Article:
Facebook will lease all of Domain 12, a 17-story office building under construction at the Domain mixed-use project in North Austin, according to commercial real estate brokers who spoke to the American-Statesman on the condition of anonymity.
Facebook currently occupies three floors in Domain 8, another office building at the Domain, and has offices in downtown Austin, where it employs about 700 people.
It’s unclear how many workers Facebook might be planning to add in Austin. Facebook executives declined to comment. “We don’t have anything to share at this time,” Kyle Gerstenschlager, a Facebook spokesman, said via email.
Domain 12 is being developed by Dallas-based TIER REIT and Austin-based Endeavor Real Estate Group.
TIER REIT and Endeavor declined to confirm that Facebook would be the tenant for Domain 12, citing confidentiality agreements. TIER REIT issued a statement conforming only that it has completed a lease deal “with a Fortune 100 company” for the entire building, which will be about 320,000 square feet. The building, which will be the tallest at the Domain to date, is due to be completed in the fourth quarter of 2019, the statement said.
Facebook’s newest lease comes on the heels of a large lease transaction in downtown Austin last year — 231,507 square feet of space the company plans to occupy in a 29-story office tower called Third + Shoal that is under construction at the site of the former Austin Music Hall. Facebook also occupies space in another downtown Austin office building called 300 West Sixth.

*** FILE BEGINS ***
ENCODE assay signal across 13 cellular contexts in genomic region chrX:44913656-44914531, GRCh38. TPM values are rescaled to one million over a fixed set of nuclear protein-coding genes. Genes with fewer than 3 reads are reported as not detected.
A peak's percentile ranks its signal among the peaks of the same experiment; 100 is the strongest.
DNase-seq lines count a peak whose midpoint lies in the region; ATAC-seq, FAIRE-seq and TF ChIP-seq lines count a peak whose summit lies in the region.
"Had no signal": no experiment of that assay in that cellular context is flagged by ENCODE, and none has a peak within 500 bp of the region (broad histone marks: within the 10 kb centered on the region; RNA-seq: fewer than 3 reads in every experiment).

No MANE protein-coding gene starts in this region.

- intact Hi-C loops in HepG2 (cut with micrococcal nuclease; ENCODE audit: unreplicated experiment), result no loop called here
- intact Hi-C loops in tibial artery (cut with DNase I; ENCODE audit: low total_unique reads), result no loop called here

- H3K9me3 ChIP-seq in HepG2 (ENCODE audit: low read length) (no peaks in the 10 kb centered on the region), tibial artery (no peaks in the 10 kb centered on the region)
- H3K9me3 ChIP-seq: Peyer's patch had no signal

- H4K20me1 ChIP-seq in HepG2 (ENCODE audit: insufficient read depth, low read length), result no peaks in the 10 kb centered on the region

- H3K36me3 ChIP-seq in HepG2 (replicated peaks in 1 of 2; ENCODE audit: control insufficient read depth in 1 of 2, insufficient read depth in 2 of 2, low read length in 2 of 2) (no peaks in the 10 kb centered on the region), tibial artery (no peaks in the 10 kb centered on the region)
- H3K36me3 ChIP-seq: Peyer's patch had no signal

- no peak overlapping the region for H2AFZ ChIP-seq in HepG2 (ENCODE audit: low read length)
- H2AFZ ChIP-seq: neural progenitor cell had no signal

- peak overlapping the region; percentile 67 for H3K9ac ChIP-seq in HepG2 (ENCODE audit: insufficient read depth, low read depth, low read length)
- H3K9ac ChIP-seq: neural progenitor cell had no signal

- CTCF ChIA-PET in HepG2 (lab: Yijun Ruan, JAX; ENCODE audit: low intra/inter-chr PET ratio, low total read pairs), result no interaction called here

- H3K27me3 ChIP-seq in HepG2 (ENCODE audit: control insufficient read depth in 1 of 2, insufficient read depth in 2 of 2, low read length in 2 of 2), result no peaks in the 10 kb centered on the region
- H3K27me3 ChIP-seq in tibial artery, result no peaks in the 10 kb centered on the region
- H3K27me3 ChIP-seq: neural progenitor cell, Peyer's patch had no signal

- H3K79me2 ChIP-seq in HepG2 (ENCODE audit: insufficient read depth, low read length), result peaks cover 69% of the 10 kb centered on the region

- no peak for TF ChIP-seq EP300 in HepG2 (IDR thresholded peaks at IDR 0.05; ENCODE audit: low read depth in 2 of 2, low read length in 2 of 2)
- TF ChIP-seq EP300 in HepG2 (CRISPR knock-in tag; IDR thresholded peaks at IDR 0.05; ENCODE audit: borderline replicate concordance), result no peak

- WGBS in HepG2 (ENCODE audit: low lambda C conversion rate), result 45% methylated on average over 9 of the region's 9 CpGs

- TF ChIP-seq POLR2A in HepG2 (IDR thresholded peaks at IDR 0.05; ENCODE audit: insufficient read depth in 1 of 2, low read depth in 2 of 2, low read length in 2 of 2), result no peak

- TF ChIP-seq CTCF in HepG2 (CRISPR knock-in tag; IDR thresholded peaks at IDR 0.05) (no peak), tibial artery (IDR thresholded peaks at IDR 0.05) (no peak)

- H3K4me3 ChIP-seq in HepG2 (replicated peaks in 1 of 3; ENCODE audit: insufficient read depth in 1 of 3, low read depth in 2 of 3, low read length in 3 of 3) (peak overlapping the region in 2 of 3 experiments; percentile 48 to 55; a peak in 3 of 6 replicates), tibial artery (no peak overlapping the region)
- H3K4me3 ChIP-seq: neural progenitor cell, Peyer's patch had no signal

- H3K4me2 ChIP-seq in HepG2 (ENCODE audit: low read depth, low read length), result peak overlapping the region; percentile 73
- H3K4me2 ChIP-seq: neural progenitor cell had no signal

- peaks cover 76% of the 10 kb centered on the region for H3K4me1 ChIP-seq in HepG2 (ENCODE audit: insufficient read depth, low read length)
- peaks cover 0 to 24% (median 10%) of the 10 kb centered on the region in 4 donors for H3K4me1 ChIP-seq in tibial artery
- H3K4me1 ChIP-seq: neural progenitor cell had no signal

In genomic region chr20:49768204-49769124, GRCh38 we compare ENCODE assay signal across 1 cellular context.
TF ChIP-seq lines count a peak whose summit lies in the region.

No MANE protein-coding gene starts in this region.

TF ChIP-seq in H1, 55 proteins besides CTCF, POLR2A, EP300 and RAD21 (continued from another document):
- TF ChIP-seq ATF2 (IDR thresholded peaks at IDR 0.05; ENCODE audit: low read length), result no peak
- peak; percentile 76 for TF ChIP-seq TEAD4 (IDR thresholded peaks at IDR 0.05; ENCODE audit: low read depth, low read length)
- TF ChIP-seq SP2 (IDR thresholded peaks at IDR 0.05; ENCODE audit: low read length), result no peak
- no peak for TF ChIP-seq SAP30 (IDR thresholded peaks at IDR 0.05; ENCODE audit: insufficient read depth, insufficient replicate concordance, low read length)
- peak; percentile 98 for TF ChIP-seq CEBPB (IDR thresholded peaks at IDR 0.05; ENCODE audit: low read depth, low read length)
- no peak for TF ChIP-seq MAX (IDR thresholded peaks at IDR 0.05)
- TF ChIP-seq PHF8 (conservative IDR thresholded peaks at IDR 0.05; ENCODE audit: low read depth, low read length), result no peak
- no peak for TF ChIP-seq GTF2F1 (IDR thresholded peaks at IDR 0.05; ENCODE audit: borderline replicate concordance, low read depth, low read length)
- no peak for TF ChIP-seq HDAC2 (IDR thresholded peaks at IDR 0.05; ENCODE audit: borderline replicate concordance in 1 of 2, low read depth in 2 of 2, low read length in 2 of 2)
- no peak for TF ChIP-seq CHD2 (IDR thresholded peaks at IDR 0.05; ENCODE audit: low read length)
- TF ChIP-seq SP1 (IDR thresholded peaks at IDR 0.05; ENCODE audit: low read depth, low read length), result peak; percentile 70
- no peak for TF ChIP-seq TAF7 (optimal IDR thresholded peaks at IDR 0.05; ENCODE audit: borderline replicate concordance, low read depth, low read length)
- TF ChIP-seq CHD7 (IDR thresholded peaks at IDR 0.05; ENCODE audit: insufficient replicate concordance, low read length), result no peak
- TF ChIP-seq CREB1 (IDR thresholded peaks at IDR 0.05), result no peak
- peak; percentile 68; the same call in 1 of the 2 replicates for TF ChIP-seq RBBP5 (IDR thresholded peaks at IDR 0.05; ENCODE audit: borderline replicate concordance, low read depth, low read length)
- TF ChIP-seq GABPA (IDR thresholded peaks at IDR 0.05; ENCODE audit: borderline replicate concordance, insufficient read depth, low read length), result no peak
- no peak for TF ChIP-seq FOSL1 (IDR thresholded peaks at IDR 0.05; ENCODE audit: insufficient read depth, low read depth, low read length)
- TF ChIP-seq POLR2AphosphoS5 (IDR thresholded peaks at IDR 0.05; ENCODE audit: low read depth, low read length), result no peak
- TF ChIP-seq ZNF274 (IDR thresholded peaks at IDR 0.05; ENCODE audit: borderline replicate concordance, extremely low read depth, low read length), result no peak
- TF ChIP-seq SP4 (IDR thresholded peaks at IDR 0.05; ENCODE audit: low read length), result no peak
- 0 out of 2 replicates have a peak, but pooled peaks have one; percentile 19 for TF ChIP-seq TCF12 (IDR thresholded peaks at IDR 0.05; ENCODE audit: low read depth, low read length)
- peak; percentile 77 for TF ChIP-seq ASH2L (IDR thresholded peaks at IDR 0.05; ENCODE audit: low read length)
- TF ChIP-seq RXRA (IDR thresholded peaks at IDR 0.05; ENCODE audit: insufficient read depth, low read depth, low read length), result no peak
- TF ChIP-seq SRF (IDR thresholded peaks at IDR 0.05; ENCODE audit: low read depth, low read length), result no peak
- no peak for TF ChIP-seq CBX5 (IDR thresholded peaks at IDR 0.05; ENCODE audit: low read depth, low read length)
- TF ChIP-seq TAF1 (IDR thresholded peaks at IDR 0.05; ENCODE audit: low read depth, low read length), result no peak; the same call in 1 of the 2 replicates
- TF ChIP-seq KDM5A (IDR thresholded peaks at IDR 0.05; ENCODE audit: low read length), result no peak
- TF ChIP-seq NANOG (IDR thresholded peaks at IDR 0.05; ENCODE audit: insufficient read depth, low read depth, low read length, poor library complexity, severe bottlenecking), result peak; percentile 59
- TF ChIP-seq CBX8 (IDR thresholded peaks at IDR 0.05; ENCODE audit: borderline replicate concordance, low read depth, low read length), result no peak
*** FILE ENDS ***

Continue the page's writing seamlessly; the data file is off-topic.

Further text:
“Facebook’s continued growth in Austin is an affirmation of our exceptional work force and quality of life,” said Diana Holford, senior vice president in Austin with JLL, a global commercial real estate services firm. “Facebook joins Indeed, HomeAway (Expedia) and Amazon in providing both a central and suburban option for their employees.”
Last year, Katherine Shappley, head of Facebook’s Austin office, said the Third + Shoal lease would “expand our presence in the Austin area as part of our continued commitment to this thriving technology community. We’re delighted to be here and excited for what the future holds.”
Shappley at that time did not disclose Facebook’s hiring projections, what type of positions would be housed in Third + Shoal, or the projected move-in timetable.